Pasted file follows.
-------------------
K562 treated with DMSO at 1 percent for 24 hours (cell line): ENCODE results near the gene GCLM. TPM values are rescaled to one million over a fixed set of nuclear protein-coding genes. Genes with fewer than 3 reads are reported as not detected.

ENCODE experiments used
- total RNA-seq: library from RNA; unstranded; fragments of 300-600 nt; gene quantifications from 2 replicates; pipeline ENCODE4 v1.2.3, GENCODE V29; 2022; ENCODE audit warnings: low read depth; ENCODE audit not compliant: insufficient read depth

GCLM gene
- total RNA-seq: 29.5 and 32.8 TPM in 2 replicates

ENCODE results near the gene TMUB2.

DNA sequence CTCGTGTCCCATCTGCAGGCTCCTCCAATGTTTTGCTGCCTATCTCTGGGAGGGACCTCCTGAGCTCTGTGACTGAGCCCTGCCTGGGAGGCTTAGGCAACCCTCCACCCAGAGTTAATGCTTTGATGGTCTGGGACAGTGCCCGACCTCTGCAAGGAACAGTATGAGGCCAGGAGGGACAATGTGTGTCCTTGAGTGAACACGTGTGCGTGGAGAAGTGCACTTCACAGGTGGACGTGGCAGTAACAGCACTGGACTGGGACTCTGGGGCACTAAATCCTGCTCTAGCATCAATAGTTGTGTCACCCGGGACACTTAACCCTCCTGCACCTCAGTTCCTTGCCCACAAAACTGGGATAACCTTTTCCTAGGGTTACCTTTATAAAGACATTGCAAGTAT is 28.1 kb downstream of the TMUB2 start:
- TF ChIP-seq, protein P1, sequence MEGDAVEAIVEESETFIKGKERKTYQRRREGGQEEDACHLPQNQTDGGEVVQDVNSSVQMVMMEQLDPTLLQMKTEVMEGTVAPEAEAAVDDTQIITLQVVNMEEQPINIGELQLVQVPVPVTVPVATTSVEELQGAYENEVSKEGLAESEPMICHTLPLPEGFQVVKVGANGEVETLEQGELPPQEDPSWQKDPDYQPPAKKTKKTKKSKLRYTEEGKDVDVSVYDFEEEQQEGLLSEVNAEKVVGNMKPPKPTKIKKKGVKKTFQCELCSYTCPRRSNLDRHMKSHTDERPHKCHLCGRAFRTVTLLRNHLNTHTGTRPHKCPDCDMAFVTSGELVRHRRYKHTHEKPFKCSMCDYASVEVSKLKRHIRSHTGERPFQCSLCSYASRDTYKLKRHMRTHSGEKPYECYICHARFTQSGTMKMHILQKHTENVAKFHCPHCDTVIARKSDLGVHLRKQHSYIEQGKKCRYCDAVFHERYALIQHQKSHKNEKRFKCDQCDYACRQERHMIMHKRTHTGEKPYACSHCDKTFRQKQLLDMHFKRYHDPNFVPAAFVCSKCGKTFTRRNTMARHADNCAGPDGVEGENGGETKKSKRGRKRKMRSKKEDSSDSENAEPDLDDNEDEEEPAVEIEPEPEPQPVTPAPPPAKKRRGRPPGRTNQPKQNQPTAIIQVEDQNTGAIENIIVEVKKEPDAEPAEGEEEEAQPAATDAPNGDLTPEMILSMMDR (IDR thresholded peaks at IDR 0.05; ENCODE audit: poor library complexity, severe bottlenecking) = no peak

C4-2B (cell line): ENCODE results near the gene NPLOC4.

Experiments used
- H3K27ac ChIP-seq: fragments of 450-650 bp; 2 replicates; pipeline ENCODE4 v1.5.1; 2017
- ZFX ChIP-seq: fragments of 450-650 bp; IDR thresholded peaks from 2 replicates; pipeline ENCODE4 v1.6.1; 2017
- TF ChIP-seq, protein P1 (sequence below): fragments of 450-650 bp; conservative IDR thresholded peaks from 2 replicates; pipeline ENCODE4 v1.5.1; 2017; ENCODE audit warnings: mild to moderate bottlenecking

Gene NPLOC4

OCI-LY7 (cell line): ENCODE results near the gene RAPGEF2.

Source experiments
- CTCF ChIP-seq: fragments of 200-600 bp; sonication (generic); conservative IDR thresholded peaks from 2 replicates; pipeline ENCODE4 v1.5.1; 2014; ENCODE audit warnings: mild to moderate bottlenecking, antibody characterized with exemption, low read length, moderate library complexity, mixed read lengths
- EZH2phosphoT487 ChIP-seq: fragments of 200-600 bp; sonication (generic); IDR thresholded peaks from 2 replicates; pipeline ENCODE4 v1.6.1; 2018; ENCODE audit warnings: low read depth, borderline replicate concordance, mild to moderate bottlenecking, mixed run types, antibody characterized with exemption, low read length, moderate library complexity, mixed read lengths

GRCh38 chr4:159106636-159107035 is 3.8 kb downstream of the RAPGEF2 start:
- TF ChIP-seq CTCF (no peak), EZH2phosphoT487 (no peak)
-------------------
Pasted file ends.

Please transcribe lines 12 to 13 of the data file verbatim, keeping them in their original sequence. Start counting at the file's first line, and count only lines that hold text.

- ZFX ChIP-seq: fragments of 450-650 bp; IDR thresholded peaks from 2 replicates; pipeline ENCODE4 v1.6.1; 2017
- TF ChIP-seq, protein P1 (sequence below): fragments of 450-650 bp; conservative IDR thresholded peaks from 2 replicates; pipeline ENCODE4 v1.5.1; 2017; ENCODE audit warnings: mild to moderate bottlenecking